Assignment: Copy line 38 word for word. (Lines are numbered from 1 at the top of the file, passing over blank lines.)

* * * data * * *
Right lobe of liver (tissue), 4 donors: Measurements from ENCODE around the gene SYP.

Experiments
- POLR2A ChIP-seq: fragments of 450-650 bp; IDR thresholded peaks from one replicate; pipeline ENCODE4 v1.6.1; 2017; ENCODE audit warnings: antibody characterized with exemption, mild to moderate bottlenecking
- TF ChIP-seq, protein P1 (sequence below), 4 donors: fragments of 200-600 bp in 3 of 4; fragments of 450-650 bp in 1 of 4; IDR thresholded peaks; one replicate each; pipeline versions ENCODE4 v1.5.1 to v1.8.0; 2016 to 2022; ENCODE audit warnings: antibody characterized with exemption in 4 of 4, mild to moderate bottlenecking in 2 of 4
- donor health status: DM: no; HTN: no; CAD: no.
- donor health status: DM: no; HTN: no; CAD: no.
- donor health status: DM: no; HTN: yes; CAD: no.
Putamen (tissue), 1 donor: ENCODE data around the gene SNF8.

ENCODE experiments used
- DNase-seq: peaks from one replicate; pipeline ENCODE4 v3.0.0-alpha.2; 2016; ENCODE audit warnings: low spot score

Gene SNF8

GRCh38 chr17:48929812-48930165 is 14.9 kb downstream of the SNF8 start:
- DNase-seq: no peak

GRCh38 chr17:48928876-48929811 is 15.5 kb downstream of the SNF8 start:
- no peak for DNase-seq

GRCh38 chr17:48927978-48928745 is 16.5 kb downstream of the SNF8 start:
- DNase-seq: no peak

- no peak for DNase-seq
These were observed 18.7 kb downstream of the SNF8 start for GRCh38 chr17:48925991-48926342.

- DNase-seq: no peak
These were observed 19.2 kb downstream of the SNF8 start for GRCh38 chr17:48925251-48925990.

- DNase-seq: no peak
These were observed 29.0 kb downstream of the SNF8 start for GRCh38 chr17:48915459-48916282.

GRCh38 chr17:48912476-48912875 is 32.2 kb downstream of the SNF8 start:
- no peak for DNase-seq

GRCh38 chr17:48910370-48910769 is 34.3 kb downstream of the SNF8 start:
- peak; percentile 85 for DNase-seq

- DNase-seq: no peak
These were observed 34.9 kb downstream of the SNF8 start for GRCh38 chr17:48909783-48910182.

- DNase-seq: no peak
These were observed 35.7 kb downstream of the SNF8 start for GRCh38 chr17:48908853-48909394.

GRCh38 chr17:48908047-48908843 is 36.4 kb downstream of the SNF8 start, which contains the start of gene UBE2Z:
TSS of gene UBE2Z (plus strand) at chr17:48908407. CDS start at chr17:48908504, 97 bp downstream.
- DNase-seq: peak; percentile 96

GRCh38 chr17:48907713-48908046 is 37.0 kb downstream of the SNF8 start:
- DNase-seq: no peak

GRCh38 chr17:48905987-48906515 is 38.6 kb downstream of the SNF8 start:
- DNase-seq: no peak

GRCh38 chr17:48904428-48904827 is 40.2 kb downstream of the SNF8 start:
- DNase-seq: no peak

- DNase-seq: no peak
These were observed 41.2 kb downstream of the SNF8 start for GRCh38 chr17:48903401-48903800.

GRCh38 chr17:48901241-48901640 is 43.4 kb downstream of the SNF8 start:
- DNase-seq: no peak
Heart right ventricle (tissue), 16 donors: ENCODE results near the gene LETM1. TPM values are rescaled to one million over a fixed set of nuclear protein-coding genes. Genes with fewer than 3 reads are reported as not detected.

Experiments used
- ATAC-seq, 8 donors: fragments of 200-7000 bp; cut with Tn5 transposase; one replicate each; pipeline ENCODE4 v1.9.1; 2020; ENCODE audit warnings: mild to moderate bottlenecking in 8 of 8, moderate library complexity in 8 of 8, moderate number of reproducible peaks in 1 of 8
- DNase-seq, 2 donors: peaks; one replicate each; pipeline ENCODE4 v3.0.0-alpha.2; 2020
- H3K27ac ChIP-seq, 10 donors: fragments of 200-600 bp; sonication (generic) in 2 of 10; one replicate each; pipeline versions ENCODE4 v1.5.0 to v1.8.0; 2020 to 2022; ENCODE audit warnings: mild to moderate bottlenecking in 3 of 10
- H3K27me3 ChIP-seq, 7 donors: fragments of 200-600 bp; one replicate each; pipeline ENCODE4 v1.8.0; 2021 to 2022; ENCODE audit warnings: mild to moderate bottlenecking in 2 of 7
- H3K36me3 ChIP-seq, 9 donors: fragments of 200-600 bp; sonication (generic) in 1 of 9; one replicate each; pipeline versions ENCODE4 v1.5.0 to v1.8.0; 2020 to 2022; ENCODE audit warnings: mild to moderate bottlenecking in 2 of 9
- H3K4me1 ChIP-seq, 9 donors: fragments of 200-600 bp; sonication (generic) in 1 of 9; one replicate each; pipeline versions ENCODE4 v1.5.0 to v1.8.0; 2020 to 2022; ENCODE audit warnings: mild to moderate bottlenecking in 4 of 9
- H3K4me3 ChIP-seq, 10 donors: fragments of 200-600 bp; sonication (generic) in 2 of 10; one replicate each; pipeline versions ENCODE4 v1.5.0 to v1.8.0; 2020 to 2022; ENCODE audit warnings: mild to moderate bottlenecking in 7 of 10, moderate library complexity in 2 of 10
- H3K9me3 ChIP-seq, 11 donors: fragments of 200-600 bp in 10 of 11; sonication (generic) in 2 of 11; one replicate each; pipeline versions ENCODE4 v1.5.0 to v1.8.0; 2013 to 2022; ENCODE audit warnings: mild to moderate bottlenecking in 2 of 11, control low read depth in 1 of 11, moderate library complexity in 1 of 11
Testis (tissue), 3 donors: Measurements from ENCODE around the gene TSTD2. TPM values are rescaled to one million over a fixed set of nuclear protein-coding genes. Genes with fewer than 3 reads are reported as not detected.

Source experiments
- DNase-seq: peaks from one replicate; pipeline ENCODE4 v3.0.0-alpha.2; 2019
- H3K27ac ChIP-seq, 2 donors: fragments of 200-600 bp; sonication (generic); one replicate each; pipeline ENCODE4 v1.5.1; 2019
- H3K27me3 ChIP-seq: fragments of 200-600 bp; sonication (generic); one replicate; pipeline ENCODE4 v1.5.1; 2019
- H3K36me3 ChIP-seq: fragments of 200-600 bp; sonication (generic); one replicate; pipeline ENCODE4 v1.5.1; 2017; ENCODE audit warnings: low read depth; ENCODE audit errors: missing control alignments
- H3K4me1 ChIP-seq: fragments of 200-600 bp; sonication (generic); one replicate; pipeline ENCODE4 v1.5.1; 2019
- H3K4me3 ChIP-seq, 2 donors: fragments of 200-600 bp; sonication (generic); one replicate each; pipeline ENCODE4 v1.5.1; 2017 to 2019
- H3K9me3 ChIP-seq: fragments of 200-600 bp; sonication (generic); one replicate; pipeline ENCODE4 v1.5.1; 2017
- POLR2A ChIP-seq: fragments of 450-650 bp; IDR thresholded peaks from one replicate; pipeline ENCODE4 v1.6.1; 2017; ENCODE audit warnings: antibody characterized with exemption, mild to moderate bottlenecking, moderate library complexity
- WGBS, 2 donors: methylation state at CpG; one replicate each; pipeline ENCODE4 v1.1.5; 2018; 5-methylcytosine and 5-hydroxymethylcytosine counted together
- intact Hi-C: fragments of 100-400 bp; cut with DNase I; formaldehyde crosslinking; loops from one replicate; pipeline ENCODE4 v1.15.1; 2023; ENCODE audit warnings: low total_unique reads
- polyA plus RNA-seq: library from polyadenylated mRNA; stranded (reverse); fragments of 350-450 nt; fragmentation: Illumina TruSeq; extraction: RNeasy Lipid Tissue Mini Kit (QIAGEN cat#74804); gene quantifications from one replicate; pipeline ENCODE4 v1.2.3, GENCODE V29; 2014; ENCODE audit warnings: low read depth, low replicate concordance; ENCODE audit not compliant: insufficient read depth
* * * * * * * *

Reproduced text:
- DNase-seq: no peak